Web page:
While sentiment within the oil and gas industry remains inside the brackets of ‘cautious optimism’, caution is increasingly giving way to positivity. With the oil price steadily rising and conditions for M&A activity improving there are signs that we are entering a new, brighter phase for the industry. But will the return of confidence also mean the return of bad habits or can the prospect of digital transformation reboot the industry to guarantee long-term success?
Huge opportunities remain for the sector as we emerge out of this latest downturn but these will only be realised if the industry resists the temptation of old habits and instead applies fresh thinking to every aspect of their business. The firms most likely to survive will be those who embrace a culture of innovation in every team across the business.
On the surface, the oil and gas industry appears to be a role model for innovation with operators pushing further and deeper than ever. However, technology advances exist in silos rather than throughout the organisation of many oil and gas companies.
A recent EY survey highlighted this disconnect. It showed that 83% of U.S. oil and gas executives think the industry is excellent or good at leveraging innovative technology. When asked about applications for new technology, 64% indicated the opportunity for front end (in the field) processes. Only 6% of respondents indicated back-office processes. Perhaps unaware that adopting something like Robotics Process Automation (RPA) offers a variety of high-impact benefits in addition to cost savings, such as increased digital security and heightened accuracy and compliance. For example, outside of oil and gas, the insurance industry has made cost reductions of between 25-40 per cent by using RPA to automate standardised processes.
The splintered approach to digital transformation within the oil and gas sector is quickly becoming a major limitation to companies’ abilities to withstand commodity price volatility. In an environment where budgets are limited any proposal to invest in new digital capabilities is likely to face robust challenges. But this might be hindered by a confusion between the long-term, futuristic ambitions for the sector and the practical steps that can be taken today to improve operations. Revolutionary, front-end inventions could stand to radically improve business performance but they might be perceived as too expensive when in reality the most beneficial innovation might be a small, step-change rather than major project implementation.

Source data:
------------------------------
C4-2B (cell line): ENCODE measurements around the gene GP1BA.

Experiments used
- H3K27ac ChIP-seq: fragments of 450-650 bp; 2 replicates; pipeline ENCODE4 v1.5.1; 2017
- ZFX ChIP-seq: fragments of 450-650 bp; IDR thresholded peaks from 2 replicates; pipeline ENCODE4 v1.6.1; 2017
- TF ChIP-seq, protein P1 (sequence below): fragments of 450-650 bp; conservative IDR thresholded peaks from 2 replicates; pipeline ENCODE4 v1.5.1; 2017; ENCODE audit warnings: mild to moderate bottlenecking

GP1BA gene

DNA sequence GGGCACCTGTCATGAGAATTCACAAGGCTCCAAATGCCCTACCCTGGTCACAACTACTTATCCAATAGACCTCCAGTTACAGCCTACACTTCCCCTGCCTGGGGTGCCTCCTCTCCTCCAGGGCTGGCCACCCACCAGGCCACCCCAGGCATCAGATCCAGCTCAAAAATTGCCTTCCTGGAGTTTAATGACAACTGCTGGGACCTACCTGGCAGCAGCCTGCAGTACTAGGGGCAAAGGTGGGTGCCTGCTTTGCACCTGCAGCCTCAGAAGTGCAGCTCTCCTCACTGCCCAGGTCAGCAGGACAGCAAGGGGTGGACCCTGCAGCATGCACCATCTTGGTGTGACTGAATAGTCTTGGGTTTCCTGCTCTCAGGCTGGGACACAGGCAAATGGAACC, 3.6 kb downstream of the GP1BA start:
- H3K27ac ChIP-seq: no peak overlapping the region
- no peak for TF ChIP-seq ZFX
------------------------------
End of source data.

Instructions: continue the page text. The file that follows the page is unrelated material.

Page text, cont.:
Most companies have exhausted traditional cost-cutting initiatives. In particular, the tendency to resort to headcount reductions during cycle downturns is not sustainable. What’s more, reductions have led to the average age of employee increasing to 43, and significantly fewer new joiners under the age of 30. Failure to retain valuable industry experience while also attracting new talent will see workforce capabilities flounder in comparison to competitors both domestically and internationally.
At a time when we need to be prepared to accept disruption from other sectors, it is a question of how quickly, not if, the industry’s innovation mindset will change. Inspiring and supporting the workforce to be innovative will be crucial to any successful digital transformation while also offering promising career paths for individuals. Whether an experienced industry expert or someone at the start of their career they should be encouraged and championed to combine experience with fresh thinking and new technologies to build the best future for the sector and everyone who works within it.
Gemma speaks at our next Business Breakfast focusing on digital transformation on Tuesday, September 4, at the AECC ahead of the Engenious Symposium.